Premature celebration: UPMC’s tax suit win came on a technicality

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As details were being announced Friday about the terms of next year’s separation of UPMC health care from many Highmark insurance customers, executives of the region’s dominant hospital network were celebrating victory on a different front.

On Wednesday, Common Pleas Court Judge R. Stanton Wettick Jr. threw out the City of Pittsburgh lawsuit that had sought to impose the payroll tax on the $10 billion enterprise. But it’s way too early for UPMC to be popping the bubbly.

Judge Wettick was clear and straightforward on what his decision did and did not mean. He called it “a narrow ruling that does not consider whether UPMC or any of its subsidiaries are charitable organizations,” the nub of the city’s attempt to derive broad tax revenues from the health-care system.

He said the city’s legal counsel had targeted the wrong entity when it sued UPMC, the parent company of more than 20 hospitals in Western Pennsylvania, more than 400 clinical locations and other sites where more than 62,000 people work. That’s because technically the parent company has no employees — the legal claim UPMC has made all along and for which it has faced understandable derision.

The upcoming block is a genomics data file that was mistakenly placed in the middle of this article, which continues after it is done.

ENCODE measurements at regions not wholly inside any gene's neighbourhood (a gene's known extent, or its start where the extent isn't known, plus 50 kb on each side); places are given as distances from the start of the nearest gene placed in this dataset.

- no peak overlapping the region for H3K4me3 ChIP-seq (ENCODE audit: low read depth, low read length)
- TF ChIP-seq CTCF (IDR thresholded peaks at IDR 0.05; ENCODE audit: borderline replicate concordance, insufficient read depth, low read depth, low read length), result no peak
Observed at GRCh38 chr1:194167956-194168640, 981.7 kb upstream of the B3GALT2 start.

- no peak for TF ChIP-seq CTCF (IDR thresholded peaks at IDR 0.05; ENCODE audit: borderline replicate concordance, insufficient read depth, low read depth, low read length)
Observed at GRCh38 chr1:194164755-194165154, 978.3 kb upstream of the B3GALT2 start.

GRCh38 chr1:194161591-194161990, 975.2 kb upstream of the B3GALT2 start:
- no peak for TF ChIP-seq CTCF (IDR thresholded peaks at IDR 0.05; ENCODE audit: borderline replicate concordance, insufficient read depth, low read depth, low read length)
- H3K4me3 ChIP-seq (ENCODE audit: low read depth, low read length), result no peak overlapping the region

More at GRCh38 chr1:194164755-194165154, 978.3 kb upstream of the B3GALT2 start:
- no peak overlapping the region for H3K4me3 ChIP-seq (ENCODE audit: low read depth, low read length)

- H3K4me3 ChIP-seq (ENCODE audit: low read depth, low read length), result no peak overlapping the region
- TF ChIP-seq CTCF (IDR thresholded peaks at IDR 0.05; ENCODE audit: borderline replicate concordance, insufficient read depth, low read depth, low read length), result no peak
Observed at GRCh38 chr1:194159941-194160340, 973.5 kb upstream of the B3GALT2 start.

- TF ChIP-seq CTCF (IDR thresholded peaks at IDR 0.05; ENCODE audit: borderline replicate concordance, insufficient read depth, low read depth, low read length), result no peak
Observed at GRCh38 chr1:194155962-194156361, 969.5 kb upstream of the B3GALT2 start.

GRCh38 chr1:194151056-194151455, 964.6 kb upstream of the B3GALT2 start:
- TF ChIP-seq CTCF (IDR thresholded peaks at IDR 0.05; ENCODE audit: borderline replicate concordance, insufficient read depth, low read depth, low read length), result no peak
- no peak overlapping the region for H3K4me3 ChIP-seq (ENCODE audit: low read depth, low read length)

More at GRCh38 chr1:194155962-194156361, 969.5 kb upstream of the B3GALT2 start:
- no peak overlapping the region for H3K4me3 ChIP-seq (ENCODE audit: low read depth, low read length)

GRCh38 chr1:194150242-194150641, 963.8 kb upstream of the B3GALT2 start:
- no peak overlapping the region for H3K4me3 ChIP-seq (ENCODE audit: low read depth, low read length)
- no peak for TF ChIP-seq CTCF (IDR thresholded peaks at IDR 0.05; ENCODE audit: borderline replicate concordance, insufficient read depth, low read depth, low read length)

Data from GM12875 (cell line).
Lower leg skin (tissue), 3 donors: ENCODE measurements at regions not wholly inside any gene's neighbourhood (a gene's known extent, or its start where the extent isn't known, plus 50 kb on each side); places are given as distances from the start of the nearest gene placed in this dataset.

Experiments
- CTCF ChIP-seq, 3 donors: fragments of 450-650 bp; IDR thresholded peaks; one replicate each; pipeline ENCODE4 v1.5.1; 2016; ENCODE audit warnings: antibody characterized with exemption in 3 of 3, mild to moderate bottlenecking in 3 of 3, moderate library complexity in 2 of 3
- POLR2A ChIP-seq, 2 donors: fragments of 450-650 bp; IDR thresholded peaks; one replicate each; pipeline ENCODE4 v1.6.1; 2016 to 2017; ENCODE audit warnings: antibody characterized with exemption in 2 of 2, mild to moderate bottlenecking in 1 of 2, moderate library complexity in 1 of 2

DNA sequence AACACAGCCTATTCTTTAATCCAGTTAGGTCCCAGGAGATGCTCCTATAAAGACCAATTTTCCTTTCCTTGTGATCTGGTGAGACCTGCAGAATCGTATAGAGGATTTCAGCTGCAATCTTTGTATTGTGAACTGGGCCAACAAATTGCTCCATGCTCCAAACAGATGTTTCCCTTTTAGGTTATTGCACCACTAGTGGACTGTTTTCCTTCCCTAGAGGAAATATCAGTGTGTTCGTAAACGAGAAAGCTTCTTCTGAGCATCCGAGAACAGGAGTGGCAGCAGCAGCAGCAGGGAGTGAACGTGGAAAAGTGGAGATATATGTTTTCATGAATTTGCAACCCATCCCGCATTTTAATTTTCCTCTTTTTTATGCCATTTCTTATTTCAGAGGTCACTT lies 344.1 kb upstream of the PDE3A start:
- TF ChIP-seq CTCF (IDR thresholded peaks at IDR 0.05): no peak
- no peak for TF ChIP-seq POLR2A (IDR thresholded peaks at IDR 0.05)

We say “understandable” because those 62,000 employees certainly work somewhere in the UPMC firmament and obtain their paychecks from some UPMC entity, even if not its parent company. Judge Wettick’s example was UPMC Mercy hospital, a UPMC subsidiary that pays the UPMC workers who work there.

That’s why the response from a UPMC spokesman to the ruling sounded presumptuous and smug: “By throwing out the city’s tax-exempt challenge to UPMC, the court clearly agrees that the city’s case had absolutely no merit.” Well, not really.

UPMC won this round on a procedural issue, not on the merits, and the city is right to be contemplating its next steps. As we’ve said before, the city and Allegheny County should scrutinize the tax status of all local nonprofits, particularly those enterprises that behave more like large corporations and less like charitable institutions — and may not be paying their fair share for public services.

Consider this victory party premature.

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